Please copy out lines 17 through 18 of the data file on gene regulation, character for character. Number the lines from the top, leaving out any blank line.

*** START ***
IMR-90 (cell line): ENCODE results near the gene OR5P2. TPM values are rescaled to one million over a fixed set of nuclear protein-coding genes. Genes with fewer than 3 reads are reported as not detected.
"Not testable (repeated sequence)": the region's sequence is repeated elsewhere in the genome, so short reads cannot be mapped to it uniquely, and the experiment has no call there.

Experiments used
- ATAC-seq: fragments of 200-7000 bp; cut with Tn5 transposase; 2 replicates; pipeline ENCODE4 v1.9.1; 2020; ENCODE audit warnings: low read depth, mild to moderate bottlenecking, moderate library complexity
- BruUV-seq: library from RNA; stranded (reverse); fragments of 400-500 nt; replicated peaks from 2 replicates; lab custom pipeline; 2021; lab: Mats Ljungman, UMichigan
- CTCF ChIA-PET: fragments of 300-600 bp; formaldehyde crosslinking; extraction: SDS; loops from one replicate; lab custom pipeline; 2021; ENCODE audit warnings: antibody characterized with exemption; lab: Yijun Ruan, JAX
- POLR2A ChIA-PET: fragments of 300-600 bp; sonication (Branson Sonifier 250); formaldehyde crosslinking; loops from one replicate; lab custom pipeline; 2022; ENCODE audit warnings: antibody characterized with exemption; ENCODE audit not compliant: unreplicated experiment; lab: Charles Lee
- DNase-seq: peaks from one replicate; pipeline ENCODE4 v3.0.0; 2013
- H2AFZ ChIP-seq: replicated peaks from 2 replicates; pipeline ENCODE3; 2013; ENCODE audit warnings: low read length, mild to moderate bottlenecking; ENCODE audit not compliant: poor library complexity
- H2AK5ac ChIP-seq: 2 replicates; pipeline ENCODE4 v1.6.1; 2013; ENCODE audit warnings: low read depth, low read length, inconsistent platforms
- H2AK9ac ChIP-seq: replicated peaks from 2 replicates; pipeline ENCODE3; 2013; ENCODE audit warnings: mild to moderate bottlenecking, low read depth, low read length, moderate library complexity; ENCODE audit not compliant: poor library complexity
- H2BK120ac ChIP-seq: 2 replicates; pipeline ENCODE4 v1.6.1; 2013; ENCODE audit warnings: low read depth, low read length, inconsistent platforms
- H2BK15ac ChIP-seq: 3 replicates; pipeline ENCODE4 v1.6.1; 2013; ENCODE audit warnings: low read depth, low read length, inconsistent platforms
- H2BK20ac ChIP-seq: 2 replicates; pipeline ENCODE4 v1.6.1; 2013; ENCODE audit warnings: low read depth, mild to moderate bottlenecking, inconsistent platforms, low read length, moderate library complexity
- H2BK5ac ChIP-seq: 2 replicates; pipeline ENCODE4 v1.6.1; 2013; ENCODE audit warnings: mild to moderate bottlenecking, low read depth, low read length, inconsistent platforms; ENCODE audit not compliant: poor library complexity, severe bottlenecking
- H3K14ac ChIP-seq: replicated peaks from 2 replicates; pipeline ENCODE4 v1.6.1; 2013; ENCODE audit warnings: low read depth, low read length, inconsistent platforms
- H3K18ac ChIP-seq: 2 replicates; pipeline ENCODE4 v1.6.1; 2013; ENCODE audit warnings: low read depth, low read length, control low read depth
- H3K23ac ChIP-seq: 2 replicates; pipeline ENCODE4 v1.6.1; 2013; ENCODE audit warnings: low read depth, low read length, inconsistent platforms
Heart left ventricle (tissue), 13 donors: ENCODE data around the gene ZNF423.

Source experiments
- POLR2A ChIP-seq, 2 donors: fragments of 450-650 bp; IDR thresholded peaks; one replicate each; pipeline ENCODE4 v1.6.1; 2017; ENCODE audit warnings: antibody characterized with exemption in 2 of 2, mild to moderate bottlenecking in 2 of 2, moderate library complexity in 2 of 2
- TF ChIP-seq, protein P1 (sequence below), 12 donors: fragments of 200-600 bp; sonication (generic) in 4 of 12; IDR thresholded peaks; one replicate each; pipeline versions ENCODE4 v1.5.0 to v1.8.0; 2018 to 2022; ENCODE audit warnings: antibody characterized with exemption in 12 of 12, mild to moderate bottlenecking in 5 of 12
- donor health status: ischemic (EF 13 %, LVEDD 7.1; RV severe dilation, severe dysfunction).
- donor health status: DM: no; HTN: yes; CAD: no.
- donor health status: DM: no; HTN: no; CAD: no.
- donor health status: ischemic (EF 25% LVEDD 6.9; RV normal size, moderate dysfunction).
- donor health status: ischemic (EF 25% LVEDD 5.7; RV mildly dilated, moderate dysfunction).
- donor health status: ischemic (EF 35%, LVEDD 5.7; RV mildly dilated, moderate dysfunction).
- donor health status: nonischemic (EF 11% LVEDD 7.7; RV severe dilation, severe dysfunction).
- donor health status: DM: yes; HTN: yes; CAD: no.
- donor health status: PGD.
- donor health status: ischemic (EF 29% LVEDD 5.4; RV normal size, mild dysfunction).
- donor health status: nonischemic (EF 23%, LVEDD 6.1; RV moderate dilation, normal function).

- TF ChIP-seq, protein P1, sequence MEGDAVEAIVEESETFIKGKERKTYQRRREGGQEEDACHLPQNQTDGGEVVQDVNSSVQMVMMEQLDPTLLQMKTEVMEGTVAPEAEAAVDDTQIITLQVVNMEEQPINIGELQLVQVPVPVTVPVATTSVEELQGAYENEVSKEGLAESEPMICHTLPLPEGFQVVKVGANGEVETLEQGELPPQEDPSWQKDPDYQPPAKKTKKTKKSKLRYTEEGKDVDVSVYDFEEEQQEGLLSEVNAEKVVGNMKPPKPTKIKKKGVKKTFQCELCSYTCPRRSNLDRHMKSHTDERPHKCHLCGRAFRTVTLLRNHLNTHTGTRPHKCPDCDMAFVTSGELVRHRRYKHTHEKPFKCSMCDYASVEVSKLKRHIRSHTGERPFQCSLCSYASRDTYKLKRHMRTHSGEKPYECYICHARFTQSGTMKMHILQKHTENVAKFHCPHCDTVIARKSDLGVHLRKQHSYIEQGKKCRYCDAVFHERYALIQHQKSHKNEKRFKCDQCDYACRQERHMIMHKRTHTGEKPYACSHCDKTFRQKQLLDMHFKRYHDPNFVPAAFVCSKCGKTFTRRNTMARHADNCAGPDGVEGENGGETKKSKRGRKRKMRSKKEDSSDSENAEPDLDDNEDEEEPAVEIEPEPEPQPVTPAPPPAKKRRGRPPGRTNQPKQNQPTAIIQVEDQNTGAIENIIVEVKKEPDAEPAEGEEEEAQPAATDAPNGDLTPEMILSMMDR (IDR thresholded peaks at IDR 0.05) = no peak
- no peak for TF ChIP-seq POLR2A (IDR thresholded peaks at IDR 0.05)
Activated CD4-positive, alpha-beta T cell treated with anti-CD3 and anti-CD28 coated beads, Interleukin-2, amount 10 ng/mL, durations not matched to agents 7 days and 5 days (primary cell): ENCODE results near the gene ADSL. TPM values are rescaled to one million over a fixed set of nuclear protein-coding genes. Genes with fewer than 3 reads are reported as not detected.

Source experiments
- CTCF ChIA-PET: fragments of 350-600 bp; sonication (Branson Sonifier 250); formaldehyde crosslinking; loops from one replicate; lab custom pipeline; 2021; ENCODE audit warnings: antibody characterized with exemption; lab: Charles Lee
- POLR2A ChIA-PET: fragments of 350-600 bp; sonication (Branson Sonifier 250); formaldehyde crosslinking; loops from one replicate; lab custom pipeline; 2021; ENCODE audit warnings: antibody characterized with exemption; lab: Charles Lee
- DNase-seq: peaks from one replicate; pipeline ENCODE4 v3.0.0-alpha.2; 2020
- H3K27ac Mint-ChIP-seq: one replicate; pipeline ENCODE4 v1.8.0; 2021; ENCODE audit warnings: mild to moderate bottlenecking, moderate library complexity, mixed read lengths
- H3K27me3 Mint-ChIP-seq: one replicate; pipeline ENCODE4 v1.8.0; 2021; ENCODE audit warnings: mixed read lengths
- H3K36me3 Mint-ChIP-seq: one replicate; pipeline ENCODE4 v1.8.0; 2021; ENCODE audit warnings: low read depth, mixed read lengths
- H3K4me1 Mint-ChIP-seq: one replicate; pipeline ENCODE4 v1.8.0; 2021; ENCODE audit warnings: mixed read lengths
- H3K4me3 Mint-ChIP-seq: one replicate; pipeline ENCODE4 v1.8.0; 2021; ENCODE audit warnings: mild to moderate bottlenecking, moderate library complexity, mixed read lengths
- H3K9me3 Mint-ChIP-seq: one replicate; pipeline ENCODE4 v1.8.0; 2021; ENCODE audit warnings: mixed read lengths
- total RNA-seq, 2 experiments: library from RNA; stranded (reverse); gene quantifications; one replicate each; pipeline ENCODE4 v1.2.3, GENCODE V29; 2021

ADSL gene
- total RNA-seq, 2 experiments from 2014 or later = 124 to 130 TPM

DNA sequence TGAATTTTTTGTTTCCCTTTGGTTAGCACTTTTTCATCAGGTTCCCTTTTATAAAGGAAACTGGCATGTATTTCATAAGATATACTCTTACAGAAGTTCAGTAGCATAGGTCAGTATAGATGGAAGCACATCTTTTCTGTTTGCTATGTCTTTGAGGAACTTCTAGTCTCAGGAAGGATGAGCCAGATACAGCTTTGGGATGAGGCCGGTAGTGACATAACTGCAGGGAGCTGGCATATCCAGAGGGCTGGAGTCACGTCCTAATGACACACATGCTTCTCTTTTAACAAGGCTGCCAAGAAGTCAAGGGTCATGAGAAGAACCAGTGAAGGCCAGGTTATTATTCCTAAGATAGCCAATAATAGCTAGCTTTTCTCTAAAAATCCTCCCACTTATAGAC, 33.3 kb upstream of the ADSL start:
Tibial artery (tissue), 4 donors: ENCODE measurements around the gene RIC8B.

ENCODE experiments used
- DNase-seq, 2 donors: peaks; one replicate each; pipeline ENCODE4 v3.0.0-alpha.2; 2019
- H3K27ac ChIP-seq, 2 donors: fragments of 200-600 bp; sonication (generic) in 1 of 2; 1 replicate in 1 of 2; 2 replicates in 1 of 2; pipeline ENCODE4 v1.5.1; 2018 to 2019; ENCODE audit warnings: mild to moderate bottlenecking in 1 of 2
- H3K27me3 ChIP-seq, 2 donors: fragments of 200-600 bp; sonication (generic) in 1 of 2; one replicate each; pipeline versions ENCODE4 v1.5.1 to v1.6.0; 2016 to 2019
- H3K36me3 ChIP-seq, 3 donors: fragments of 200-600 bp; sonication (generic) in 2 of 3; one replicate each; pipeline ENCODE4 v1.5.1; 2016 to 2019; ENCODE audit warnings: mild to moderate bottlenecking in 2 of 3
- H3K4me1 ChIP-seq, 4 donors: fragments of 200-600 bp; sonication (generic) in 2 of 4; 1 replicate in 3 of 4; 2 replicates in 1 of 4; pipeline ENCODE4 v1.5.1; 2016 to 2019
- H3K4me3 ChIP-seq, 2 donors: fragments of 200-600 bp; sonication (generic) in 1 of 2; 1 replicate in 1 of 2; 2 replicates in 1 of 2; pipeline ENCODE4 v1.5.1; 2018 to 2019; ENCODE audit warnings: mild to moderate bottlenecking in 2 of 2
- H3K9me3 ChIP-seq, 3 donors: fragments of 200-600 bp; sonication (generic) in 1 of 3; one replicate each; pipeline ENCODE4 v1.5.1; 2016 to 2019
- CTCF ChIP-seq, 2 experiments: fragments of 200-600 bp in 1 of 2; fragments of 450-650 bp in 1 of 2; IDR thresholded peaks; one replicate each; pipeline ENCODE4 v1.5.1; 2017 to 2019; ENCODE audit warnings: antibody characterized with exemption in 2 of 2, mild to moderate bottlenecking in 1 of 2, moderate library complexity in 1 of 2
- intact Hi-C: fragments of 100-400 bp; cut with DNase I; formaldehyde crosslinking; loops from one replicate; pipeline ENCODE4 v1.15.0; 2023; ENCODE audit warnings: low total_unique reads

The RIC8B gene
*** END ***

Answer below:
- H3K18ac ChIP-seq: 2 replicates; pipeline ENCODE4 v1.6.1; 2013; ENCODE audit warnings: low read depth, low read length, control low read depth
- H3K23ac ChIP-seq: 2 replicates; pipeline ENCODE4 v1.6.1; 2013; ENCODE audit warnings: low read depth, low read length, inconsistent platforms